Bleak outlook for Venezuela
With the supreme court compromised, the president outmaneuvering the congress, all members of the military under the watchful eye of Cuban zampolits (political officers), and the most loyal members of the military allowed to enjoy the spoils, there doesn’t appear to be much hope for either a peaceful solution or near-term end to the massive, intentionally caused humanitarian suffering in Venezuela.
Here are two short comments on the escalating violence and a long discussion of a feature article on the collapse of democracy and the economy.
6/16/17 – AFP at Yahoo News – Venezuela mobs kick, burn thieves in lynching epidemic – What happens when governments take actions that prevent the economy from working and as a result people are starving? Thieves start robbing people of food at gunpoint (money isn’t worth stealing).
What happens when robberies get out control because there is so much disruption and the government can’t do anything to maintain peace and there is widespread suffering? Mobs start lynching robbers.
There were 20 reported mob driven lynchings in 2015, 126 in 2016, and 60 in the first five months of this year.
In one attack on an armed robber, the police were able to pull the near-unconscious man into a police car as the mob cheered having beaten him. Another reporter filmed a robber being set on fire.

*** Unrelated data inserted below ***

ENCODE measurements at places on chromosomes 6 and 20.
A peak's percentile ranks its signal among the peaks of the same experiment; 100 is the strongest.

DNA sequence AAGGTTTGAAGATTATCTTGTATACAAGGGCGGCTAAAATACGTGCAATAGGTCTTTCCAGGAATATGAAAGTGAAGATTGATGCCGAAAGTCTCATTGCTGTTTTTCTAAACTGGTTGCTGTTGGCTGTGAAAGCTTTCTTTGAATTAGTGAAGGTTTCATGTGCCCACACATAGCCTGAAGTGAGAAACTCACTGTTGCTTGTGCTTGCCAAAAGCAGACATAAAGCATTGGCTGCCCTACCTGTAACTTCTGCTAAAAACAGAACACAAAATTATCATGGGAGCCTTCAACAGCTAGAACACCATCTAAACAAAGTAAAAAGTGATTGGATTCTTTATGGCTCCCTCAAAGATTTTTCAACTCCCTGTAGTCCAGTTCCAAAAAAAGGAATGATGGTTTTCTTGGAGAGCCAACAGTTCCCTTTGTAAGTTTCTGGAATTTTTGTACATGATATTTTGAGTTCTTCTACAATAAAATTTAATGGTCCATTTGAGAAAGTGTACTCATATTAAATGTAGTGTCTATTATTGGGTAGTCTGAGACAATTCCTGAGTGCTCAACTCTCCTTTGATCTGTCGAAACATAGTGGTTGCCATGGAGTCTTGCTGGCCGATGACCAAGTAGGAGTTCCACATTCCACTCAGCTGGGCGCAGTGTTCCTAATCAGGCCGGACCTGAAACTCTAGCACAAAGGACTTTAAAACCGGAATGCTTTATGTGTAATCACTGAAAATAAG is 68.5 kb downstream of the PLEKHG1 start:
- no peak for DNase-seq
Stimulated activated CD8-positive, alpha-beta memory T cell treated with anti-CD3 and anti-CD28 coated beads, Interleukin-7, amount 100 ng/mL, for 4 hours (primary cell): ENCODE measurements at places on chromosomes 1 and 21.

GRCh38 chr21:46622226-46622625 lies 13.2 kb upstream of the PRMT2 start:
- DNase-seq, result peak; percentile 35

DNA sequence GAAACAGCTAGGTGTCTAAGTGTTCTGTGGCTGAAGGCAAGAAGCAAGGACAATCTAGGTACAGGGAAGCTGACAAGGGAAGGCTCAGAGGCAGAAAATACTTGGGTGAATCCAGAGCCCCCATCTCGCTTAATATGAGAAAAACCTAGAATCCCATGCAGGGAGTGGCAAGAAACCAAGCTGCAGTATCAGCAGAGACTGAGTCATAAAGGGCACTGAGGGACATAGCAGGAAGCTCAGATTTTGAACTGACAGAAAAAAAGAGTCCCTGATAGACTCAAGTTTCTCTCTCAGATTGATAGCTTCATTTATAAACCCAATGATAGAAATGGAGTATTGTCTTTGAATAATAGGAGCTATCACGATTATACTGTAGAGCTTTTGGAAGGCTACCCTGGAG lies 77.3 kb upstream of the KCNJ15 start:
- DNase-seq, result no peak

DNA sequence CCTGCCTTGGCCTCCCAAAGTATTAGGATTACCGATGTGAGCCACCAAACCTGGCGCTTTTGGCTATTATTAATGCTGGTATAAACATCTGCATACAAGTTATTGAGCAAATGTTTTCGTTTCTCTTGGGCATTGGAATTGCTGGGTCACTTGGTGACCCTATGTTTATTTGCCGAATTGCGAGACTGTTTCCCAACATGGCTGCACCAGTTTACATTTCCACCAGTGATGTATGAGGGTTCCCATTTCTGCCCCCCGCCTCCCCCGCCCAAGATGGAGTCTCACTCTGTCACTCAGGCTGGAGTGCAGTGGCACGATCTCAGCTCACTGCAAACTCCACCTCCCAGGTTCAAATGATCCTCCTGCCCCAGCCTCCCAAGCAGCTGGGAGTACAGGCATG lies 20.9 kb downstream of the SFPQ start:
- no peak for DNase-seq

As another indicator of the breakdown in the social contract, Venezuela has one of the highest rates of murder in the world. That merely 6 out of 100 murders results in jail time dangerously wears away at the idea of government being able (or willing) to maintain social order. That contributes to the vigilante justice.
In addition to the massive suffering due to shortages of food, medicine, and electricity, Venezuela is slipping into a life of vigilante justice.
6/22 – Al Jazera – One killed as Venezuelan Troops fire on protesters – Another day of protests.
Another day of protesters getting shot at point-blank range.
One died, two wounded.
Number of dead in the last three months is somewhere around 80.
(Yes, Al Jazera is pointing out the collapse of Venezuela.)
6/23/17 – Wall Street Journal – ”The Last Battle for Democracy in Venezuela” – Article provides an in depth description of the economic collapse, current political direction, how the country got into this horrible disaster, and the bleak prospects for an end to the suffering.
Opposition to the destruction of the country is coming from the Congress and Attorney General. The government is working to get rid of the Atty. Gen. and has a plan to replace the Constitution and Congress.
The government has already taken over control of the Supreme Court. The military was purged in 2002 after an attempted coup and now appears to be completely controlled by the government. The Cubans took over indoctrination and training of the military after the coup.
Path forward to end democracy in the country
The most distressing news in the article is that President Nicolas Maduro has called for election of a National Constitutional Assembly at the end of July which will draft a new constitution. Current outline of the Constitution is that the Congress will be replaced as well as state governments. There will be some sort of vaguely defined communal councils that will have power instead.
One comment in the article is that the next election for the president will be the last election in the country.
I don’t think the institutions of democracy will last that long. I predict that the July 30 elections of the National Constitutional Assembly will be the last elections in the country.